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From chickens to congregations

Wednesday, July 30, 2014    

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JERMAINE Bailey has come a long way from baptising the chickens in his yard as a 10-year-old-boy.

At 35, he is now an ordained minister of the Seventh-day Adventist Church, having been formally inducted along with four others on Saturday, July 12 at the Seventh-day Adventist Conference Centre in Mt Salem, St James.

To say it's a dream come true for him would be understating things.

"Though my ordination is a milestone, it is also a stepping stone to do greater exploits for the Lord. Working with young people, I want to influence them for good by instilling in them good Christian values. The church district of Little London, where I now serve, needs more social intervention to stem the level of crime and violence which has now become part of the community," Bailey said.

He is no stranger to crime and violence, having been raised in the turbulent west Kingston community of Arnett Gardens (popularly known as Jungle) in the 1980s. He was born on May 14, 1979, as one of 14 children to Bernard and Mavis Bailey. It was one of the most violent periods in Jamaica's political history as, almost a year before, in April 1978, it had taken reggae icon Bob Marley to symbolically unite the two political leaders by having them hold hands at his One Love peace concert at the National Stadium.

"Living in the ghettos of Arnett Gardens was never easy", Pastor Bailey said. "Being marginalised and victimised is never a good thing. The only source of encouragement was to pick up a gun, crack or cocaine. We were excited to see gunmen with guns because it was the norm".

"Most boys then would feel like if you didn't have one (a gun) you would make a toy one. There was also strong political rivalry between the two main political parties, which led to my family having to flee to an adjoining community in the middle of the night," he continued.

In spite of those realities, Bailey determined that he would not become a statistic, but would be a positive influence on his community, through sharing the gospel.

"The conviction of my parents kept me and my siblings out of much of the violence and killings of the day," Bailey said. "As I got older and the killings got closer to home, with close relatives becoming part of the death statistics, I determined that I must be a positive agent of change in the community."

He got baptised at the age of 15 at Trench Town Seventh-day Adventist Church, after missing four previous baptism preparations with the Pentecostal church. This paved the way for him to be trained in evangelism through the Lay Preachers' Institute. His passion for the salvation of souls and his preaching to people inside and outside the church earned him the name 'Ghetto Preacher'.

After answering the call to become a pastor, Bailey decided that it was time to formalise his training and applied to Northern Caribbean University (NCU) to pursue a Bachelor of Arts in religion. His application was rejected three times. He got through on the fourth attempt, after completing two outstanding CSEC subjects to meet the requirement for enrolment. After hurdling that challenge, there came doubts about his 'ghetto' address, and then there was the lack of funds with which to finance his tertiary education.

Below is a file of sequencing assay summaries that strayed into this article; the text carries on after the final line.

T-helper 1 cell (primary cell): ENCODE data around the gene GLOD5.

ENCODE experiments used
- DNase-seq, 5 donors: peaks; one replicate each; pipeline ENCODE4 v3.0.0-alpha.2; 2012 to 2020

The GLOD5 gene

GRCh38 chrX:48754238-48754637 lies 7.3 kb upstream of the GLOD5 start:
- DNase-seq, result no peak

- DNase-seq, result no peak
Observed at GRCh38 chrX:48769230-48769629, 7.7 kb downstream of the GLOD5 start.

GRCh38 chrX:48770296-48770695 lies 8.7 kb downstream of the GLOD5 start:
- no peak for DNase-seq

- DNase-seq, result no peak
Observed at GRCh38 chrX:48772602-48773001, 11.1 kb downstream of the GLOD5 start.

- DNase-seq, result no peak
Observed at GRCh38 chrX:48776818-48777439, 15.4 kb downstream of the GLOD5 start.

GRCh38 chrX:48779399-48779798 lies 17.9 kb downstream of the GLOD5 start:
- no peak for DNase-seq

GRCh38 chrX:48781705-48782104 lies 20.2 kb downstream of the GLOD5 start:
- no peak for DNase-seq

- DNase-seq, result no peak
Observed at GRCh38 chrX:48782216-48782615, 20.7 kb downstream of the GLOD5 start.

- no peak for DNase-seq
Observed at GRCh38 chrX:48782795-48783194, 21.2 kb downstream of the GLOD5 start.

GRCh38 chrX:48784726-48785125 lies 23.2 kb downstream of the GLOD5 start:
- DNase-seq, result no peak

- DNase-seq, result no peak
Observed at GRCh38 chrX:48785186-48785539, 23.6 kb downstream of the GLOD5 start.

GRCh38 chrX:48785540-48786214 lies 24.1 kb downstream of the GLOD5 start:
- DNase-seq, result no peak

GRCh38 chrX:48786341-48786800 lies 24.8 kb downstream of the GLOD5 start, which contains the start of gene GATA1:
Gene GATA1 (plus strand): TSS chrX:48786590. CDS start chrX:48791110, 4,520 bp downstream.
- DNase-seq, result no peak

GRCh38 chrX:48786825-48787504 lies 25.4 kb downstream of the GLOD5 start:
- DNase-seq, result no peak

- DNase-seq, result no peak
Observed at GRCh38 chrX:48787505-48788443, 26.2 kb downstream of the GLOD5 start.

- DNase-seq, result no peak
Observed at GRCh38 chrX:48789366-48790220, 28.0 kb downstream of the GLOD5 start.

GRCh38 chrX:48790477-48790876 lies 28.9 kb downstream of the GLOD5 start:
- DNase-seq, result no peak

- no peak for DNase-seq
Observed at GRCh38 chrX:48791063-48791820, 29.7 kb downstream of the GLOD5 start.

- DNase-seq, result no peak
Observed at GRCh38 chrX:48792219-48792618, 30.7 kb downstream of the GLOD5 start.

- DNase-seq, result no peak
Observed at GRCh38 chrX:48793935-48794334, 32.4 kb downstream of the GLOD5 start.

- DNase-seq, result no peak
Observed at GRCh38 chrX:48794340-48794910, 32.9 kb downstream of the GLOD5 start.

To solve the latter, he enrolled in the university's work/study programme and only pursued courses in alternating semesters so he work and accumulate his earnings during the other semesters. In the end, what should have taken him four years to complete, took seven.

"My time at NCU was both challenging and rewarding. It was a blessing to be there. I was around positive people who wanted something or wanted to be somebody in life.

I discovered and rediscovered knowledge and the truth of God that has helped me to be a better Christian", Bailey said.

While at NCU, he served at the Adventist church on campus, and was ordained as a deacon and subsequently an elder. He graduated in August 2009, and was employed in June 2010 as an intern in the New Market District of Churches. He has been pastor of the Little London District of Churches in Westmoreland since September 2010 and has so far baptised more than 370 people.

In the six months from December 2004 to May 2005, while he was still at NCU, violence and other incidents claimed 15 of pastor Bailey's family members — including his sister, who died from a heart attack. His mother had previously passed away while he was a student at Charlie Smith High.

His own life was threatened too, when he was confronted by gunmen who were allegedly paid to kill him.

"One Saturday night while I was in Tivoli Gardens two gunmen came to kill me. There are no words to explain what the feelings were like, but my knees started falling apart. They told me they were paid to kill me and all I could simply do is to turn to them and say, 'I don't know how much you were paid, but one thing I know is that there is a God in heaven who can do miraculous things'. When I was through with telling them about God, tears fell from their eyes," Bailey said.

In addition to being a qualified pastor, Bailey, who is married to medical technologist Lashana Woolery, is a certified chef and has worked in the USA, Canada and England as head chef in hotels and restaurants.

He earned the certification during his on-again-off-again study regime at NCU.

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